Other Findings

From the Product Design and Development News story,

Other key findings in the report include:

  • Three countries—the United States, China and Japan—were responsible for more than half of the world’s $1.28 trillion in R&D spending in 2009. (China overtook Japan during the last decade to become the second-largest R&D-performing nation.)
  • Between 1999 and 2009, the United States’ share of R&D dropped from 38 percent to 31 percent; the EU’s share declined from 27 percent to 23 percent; and the Asian region grew from 24 percent to 32 percent.
  • Many Asian countries have increased their investment in R&D relative to their GDP, with China almost tripling its R&D/GDP ratio since 1996. The United States’ R&D/GDP ratio recently has edged upward, while that of the EU has remained steady.
  • The developed world’s lead in higher education has declined dramatically. In 2008, only 4 percent of the world’s engineering degrees were earned in the United States, while 56 percent were awarded in Asia, including one-third in China.
  • The number of natural sciences and engineering doctorates awarded by Chinese universities has more than tripled since 2000. At 26,000 awarded in 2008, the number of these Chinese doctorates now exceeds the number earned in the United States. And, unlike in China, a large share of these U.S. doctoral degrees are awarded to foreign students. In 2009, 44 percent of the 24,700 U.S. natural sciences and engineering doctorates were awarded to temporary visa holders. Some 57 percent of engineering doctorates were awarded to foreign students.
  • American industry, which historically has supported about 60 percent of U.S. R&D, reduced R&D funding by nearly 4 percent in 2009. (A rise in U.S. government R&D funding under the American Recovery and Reinvestment Act partially offset the private-sector reduction.)
  • Job losses from the 2007–2009 recession were less severe for science and engineering workers than for the U.S. workforce as a whole. In 2010, the median income for workers in science and engineering jobs ($73,290) was more than double the median income of all U.S. workers ($33,840).

What To Do?

The Obama Administration has been working to address some of these trends, for example by setting up a cabinet-level Office of Manufacturing Policy. To improve our position they could take more action against trade law violations and currency manipulation, address tax policies that encourage companies to move manufacturing jobs out of the country and renegotiate badly-designed trade treaties.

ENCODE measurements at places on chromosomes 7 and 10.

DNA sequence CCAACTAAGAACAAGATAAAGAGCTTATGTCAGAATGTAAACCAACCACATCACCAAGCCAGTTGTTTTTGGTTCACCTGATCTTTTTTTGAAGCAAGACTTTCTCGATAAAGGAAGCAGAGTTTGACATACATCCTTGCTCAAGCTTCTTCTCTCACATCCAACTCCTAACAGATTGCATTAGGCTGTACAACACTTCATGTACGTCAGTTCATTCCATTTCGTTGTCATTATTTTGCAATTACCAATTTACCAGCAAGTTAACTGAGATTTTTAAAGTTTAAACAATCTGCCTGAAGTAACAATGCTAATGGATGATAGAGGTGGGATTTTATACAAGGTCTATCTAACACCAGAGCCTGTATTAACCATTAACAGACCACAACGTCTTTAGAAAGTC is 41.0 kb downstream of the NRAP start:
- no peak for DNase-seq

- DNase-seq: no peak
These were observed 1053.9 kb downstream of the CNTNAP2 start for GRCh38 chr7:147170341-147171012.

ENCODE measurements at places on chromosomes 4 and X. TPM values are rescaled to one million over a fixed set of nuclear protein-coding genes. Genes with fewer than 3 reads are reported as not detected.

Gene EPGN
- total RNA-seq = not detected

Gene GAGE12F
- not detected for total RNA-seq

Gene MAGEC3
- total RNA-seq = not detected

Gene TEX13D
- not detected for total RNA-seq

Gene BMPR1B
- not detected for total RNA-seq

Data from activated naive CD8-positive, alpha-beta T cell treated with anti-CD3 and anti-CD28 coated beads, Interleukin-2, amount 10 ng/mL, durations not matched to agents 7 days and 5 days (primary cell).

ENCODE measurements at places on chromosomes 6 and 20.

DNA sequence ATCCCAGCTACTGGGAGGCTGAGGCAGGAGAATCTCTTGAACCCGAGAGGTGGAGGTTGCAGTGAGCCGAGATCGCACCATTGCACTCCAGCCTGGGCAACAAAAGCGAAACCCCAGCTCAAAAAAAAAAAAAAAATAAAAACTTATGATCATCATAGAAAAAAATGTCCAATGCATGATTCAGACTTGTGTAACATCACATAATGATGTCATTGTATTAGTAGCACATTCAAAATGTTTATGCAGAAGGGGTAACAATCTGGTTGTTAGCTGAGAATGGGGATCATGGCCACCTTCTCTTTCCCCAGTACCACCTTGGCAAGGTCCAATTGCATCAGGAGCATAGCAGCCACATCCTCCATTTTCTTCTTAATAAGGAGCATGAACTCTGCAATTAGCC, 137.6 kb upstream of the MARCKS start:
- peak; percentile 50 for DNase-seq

The Alliance for American Manufacturing offers a number of concrete steps for reversing these trends, including,

  • Establish a manufacturing investment facility to leverage private capital for domestic manufacturing
  • Expand and make permanent clean energy manufacturing tax credits and industrial energy ef?ciency grants to allow America to lead on green job creation
  • Refocus on technical and vocational education, providing a seamless program that bridges high school and post-secondary education to produce the next generation of highly skilled manufacturing workers
  • Penalize and deter mercantilist nations such as China that manipulate their exchange rates and implement non-tariff barriers to gain an unfair trade advantage
  • Make permanent the research and development tax credit and enhance it to incentivize commercialization and production in America
  • Focus federal investments in new technology and workforce training on promoting regional clusters of innovation, learning and production

Meanwhile, conservatives oppose a national industrial policy, oppose restructuring our trade deals, oppose increased funding for our universities, oppose changes to tax policies to incentivize returning manufacturing to the US, oppose paying good wages here to bring researchers here, oppose national policies helping companies become more competitive internationally and oppose border tariffs to compensate for advantages gained from environmental degradation and poor human rights practices.

Other countries take this seriously. From the Chronicle of Higher Education story,

While spending on research and development has increased globally over the past decade, such expenditures in the United States fell from 38 percent of the worldwide total to 31 percent. In comparison, China's R&D spending increased from 22 percent as recently as 2007 to 28 percent in 2009.

From the Product Design and Development News story,

Dr. José-Marie Griffiths, chairman of the NSB committee that oversees production of the report, “Other nations clearly recognize the economic and social benefits of investing in R&D and education, and they are challenging the United States’ leadership position. We’re seeing the result in the very real, and substantial, loss of good jobs.”

Dave Johnson

Dave Johnson (Redwood City, CA) is a Fellow at Campaign for America's Future, writing about American manufacturing, trade and economic/industrial policy. He is also a Senior Fellow with Renew California.

Dave has more than 20 years of technology industry experience including positions as CEO and VP of marketing. His earlier career included technical positions, including video game design at Atari and Imagic. And he was a pioneer in design and development of productivity and educational applications of personal computers. More recently he helped co-found a company developing desktop systems to validate carbon trading in the US.


Hide Comments

blog comments powered by Disqus